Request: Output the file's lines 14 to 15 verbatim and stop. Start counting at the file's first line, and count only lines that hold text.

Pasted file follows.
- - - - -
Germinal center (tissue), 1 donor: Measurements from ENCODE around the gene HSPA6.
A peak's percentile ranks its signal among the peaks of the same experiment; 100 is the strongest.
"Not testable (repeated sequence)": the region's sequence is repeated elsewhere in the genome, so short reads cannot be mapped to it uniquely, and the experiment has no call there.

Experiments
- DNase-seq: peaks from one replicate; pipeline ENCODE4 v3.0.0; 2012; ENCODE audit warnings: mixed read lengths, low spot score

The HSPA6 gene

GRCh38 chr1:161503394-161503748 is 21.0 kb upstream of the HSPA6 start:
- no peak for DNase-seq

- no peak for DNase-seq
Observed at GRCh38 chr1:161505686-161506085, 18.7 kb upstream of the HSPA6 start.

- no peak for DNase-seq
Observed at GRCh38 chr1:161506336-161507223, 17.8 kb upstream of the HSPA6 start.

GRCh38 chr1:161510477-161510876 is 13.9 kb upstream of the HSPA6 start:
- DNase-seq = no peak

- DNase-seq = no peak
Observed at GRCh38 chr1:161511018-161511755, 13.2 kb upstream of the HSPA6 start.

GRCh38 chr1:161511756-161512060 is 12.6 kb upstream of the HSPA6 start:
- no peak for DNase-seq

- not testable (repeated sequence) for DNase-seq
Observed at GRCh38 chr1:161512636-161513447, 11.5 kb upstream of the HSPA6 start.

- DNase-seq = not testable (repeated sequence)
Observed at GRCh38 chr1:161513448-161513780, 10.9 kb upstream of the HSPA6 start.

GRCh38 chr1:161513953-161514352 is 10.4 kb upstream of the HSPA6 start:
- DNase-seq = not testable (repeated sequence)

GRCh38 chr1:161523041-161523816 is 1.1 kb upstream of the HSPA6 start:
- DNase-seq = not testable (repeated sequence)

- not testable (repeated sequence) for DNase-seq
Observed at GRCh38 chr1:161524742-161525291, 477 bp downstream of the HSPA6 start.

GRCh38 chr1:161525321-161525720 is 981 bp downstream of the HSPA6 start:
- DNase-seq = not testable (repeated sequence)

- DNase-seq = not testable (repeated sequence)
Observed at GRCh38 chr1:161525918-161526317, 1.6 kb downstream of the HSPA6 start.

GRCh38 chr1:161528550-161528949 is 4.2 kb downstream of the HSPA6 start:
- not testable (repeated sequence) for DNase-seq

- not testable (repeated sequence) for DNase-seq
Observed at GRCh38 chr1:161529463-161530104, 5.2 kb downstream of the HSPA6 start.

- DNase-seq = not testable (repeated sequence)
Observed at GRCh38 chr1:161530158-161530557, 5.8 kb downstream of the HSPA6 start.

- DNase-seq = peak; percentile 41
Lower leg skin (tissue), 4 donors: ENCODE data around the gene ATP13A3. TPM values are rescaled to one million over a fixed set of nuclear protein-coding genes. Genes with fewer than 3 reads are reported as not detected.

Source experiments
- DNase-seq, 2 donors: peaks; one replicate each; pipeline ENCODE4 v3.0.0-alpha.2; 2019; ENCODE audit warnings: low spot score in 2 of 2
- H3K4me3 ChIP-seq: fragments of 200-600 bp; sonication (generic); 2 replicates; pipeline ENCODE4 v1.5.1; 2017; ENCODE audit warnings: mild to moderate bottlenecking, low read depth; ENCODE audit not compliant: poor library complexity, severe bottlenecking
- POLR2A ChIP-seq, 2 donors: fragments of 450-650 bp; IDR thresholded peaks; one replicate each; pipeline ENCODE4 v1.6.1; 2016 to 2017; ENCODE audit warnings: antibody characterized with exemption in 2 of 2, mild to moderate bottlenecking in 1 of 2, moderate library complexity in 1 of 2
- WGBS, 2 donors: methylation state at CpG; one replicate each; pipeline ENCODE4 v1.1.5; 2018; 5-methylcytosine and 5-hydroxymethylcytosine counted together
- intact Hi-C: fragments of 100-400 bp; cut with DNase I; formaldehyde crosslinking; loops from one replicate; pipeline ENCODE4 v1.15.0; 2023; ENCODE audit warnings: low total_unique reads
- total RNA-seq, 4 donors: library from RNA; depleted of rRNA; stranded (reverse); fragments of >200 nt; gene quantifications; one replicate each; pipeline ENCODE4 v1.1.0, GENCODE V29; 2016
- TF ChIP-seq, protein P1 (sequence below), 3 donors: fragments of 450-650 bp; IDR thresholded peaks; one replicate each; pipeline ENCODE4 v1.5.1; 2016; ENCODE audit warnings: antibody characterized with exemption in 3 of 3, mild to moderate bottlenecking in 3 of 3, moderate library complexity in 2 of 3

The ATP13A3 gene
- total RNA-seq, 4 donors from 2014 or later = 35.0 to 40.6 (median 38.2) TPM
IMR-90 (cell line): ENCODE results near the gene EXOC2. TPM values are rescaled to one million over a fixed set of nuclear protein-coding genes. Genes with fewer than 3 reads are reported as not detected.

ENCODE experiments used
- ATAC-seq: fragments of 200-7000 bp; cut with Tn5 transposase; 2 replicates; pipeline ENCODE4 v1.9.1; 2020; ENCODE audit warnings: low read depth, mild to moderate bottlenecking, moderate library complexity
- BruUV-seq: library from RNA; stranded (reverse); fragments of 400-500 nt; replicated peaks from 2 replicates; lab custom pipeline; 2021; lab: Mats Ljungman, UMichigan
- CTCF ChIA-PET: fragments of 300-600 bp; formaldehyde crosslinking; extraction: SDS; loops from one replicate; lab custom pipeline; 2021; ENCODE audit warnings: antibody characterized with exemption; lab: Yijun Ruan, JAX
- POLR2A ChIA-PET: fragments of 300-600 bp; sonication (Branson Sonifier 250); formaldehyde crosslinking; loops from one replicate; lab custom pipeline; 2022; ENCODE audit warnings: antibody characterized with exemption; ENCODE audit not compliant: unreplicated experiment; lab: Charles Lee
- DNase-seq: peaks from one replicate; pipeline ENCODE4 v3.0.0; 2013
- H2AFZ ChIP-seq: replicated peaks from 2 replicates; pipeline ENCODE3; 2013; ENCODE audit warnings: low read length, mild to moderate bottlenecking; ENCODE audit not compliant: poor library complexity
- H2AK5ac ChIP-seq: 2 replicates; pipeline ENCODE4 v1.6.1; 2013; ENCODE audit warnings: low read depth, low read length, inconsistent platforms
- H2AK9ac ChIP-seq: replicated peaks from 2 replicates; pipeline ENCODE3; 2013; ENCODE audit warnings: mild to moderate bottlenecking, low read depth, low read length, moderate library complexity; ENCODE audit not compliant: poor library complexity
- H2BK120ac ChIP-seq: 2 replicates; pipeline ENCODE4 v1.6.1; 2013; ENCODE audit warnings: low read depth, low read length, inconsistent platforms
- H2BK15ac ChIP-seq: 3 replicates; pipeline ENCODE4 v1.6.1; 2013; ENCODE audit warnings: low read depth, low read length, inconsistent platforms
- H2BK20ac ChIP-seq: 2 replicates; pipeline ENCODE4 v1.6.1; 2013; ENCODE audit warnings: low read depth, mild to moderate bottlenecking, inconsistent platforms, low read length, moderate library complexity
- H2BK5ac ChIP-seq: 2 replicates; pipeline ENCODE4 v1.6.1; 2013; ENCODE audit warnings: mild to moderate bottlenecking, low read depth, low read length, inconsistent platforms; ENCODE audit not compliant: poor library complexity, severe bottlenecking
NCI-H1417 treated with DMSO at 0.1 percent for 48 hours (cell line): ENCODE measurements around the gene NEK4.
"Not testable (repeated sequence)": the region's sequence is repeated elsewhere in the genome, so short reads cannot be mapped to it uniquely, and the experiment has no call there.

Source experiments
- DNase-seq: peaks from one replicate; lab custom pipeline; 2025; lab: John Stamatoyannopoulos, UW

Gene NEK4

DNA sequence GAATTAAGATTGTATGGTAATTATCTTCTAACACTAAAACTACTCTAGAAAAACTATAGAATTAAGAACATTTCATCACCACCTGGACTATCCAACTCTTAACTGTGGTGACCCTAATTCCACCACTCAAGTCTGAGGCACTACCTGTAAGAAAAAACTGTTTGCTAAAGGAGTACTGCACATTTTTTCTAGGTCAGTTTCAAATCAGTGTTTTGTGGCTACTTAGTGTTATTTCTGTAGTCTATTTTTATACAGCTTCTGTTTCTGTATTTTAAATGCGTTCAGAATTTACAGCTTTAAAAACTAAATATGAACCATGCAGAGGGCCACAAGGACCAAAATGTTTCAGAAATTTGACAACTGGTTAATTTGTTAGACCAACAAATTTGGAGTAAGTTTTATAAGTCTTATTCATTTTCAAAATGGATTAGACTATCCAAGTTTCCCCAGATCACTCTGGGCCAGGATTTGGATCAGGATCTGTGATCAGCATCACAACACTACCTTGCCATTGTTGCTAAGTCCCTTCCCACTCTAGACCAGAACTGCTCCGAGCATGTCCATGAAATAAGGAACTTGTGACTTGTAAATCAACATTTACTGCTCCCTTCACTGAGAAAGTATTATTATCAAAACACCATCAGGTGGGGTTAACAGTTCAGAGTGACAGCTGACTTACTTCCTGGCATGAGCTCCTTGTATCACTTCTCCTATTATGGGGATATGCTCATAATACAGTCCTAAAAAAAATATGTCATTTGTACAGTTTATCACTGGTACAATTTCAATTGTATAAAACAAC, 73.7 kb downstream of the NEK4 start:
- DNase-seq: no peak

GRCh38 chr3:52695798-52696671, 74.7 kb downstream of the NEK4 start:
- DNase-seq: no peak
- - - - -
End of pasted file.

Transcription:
- DNase-seq = no peak

- DNase-seq = no peak